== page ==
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The Standing on the Shoulders of Giants "Teach & Learn" Black History Curriculum​​

Specially designed for Parents, Teachers, Homeschool, or Independent Study, grades 5+

Where Black
History Lives!​

Unit 1: Ancient Africa - The Cradle of Civilization
(200,000 B.C. - 476 B.C.)

Unit 1: Class 14: Ancient Kemet (Egypt): The 25th Nubian Dynasty & Late Period (760 B.C. – 332 B.C.) 

Learning Objectives
After completing this lesson, students 
will be able to:

  • Analyze the rise and fall of the 25th Dynasty.

  • Discuss the significance of the 25th Dynasty (the “Nubian” Dynasty), and its relationship to and impact on ancient Egyptian society and the Bible.
  • Recognize the pharaohs of the 25th Dynasty and their accomplishments.
  • Chart the final fall of the ancient Egyptian empire from indigenous Egyptian and African rule to permanent foreign rule beginning with the Persians followed by the Greeks and Romans.
Pharaoh Taharqa form the 25th Dynasty of Nubian rulers. The 25th Dynasty would be the last native black African rulers of ancient Kemet (Egypt). 


The 25th Dynasty of ancient Egypt, also referred to as the Kushite, or Nubian Dynasty, represents the last great epoch of indigenous rule of ancient Egypt. Although some scholars attribute this distinction to the 26th Dynasty who ruled from Sais. However, these Libyan kings were under the influence of the Assyrians, who helped them rule over Lower Egypt until they were finally strong enough to also conquer Upper Egypt, effectively ending the rule of the 25th Dynasty and its Nubian kings. Thus, it is the 25th Dynasty that stands as the last Dynasty to uphold the independence of Ancient Egypt from outside influence.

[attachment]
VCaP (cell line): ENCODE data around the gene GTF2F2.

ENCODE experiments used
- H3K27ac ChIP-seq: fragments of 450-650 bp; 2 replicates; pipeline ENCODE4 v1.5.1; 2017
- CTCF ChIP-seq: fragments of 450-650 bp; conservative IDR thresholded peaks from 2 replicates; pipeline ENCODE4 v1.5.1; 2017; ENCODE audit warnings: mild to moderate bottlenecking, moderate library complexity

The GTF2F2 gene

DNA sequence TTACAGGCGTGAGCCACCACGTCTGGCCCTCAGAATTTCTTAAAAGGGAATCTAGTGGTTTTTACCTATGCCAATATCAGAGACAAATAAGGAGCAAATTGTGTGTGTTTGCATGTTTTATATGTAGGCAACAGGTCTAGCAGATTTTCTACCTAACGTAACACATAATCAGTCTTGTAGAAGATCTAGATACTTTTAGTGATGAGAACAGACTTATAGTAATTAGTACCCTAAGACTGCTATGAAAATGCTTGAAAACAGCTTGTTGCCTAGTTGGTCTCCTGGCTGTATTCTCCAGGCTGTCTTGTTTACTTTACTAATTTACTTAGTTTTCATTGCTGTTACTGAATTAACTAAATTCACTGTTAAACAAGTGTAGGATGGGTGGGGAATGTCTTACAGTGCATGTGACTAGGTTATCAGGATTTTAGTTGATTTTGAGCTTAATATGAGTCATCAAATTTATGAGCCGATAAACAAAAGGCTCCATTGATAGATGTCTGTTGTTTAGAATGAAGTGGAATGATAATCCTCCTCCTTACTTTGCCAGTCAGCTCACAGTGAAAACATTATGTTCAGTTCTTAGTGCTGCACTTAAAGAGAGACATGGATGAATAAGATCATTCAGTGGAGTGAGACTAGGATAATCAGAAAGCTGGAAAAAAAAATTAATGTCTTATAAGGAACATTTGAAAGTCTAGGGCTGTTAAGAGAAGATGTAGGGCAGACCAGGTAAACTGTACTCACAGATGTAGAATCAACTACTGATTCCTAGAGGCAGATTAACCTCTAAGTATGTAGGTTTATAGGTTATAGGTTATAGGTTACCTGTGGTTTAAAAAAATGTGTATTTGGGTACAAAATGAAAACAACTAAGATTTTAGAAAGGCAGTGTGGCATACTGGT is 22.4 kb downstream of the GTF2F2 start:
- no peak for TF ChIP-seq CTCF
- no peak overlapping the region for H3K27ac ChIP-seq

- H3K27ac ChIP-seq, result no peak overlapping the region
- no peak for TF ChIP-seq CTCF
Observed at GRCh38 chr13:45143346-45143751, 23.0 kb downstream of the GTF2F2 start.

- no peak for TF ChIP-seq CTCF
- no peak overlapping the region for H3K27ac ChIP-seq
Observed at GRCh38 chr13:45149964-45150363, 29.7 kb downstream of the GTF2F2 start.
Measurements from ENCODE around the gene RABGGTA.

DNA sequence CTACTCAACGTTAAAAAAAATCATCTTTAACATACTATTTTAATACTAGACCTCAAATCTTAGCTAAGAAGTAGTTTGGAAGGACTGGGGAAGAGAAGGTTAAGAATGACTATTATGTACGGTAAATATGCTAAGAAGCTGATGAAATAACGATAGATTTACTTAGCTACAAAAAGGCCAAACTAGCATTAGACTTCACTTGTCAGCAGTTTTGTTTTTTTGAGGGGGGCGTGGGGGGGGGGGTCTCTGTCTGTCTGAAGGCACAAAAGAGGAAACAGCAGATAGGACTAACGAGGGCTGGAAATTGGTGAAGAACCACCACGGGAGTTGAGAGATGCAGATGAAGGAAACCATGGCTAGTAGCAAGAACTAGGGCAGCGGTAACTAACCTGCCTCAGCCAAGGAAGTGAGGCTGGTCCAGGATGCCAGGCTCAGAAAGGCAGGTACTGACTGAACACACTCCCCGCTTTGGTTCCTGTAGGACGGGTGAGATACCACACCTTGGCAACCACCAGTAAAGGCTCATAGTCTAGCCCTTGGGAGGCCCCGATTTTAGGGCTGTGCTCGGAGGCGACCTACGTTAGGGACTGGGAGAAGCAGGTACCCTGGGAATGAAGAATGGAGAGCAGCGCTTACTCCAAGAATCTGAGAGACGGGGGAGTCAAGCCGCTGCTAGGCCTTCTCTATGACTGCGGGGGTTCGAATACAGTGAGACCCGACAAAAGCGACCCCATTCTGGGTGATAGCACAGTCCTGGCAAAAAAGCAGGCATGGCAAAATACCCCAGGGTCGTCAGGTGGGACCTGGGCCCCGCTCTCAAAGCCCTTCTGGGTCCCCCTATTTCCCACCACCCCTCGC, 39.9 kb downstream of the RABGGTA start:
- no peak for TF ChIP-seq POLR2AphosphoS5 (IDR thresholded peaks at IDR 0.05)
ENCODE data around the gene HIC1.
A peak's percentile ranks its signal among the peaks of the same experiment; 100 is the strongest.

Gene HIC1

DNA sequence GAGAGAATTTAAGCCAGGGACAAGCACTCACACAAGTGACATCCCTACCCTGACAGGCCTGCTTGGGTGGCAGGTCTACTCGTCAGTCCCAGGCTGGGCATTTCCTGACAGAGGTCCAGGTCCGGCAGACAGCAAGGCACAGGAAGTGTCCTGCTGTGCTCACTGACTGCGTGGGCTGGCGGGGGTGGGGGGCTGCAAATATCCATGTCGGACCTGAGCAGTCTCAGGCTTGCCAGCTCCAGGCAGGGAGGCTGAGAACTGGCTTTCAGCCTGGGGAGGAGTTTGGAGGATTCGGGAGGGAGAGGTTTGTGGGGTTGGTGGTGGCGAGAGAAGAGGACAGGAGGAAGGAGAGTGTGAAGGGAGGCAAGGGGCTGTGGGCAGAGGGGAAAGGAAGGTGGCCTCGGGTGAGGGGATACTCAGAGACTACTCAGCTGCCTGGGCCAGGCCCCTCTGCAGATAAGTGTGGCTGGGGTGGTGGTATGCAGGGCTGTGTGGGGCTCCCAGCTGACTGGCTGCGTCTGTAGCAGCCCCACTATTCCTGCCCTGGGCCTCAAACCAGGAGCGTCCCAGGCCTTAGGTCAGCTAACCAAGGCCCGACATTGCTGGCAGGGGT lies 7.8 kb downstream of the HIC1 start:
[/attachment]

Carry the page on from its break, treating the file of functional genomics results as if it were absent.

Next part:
With the reunification of Lower and Upper Egypt and the Nubian empire under its control, the 25th Dynasty created the largest Egyptian empire since the New Kingdom. “They ushered in an age of renaissance by reaffirming Ancient Egyptian religious traditions, temples, and artistic forms, while introducing some unique aspects of Kushite culture.” Through the famous “Shabaka Stone,” for instance, Pharaoh Shabaka sought to preserve the ancient wisdom of Old Kingdom religious philosophy, demonstrating a reverence and spiritual relationship to the founders of the ancient Egyptian empire. The Stone also reveals that 25th Dynasty Pharaohs knew how to read ancient Old Kingdom hieroglyphics, further affirming their cultural kinship to the founders of the ancient Egyptian civilization. Furthermore, the kings of the 25th Dynasty repaired and rebuilt temples throughout the empire and built the first pyramids since the Middle Kingdom. Pharaoh Taharqa, perhaps the most well known of the 25th Dynasty Pharaohs, is responsible for much of Egypt’s new renaissance.